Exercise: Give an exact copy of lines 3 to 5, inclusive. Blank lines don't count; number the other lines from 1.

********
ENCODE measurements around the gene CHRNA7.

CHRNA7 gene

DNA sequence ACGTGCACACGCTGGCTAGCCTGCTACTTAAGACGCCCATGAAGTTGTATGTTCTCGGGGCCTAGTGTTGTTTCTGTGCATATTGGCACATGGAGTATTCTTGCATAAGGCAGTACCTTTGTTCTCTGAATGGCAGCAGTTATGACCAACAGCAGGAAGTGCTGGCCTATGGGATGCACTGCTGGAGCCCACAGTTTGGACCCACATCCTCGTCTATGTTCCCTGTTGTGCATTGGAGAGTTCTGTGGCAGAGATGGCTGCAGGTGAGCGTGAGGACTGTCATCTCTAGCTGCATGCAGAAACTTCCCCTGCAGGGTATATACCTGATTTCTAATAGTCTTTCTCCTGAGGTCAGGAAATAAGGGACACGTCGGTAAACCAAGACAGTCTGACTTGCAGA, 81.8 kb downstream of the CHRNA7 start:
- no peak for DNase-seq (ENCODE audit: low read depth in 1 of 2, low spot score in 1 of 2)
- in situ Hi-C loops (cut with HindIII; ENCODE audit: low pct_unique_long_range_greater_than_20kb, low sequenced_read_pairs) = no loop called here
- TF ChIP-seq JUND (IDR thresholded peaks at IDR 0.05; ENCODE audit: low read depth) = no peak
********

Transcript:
DNA sequence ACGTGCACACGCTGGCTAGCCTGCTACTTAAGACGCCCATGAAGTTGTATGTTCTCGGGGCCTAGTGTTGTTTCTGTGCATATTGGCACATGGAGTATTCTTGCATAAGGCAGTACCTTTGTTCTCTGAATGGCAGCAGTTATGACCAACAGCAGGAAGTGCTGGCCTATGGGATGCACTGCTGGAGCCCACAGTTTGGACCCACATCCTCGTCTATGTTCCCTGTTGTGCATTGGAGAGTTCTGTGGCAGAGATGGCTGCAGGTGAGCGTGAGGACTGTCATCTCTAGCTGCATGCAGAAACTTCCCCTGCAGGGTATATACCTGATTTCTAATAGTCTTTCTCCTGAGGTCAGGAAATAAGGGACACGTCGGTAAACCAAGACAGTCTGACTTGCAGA, 81.8 kb downstream of the CHRNA7 start:
- no peak for DNase-seq (ENCODE audit: low read depth in 1 of 2, low spot score in 1 of 2)
- in situ Hi-C loops (cut with HindIII; ENCODE audit: low pct_unique_long_range_greater_than_20kb, low sequenced_read_pairs) = no loop called here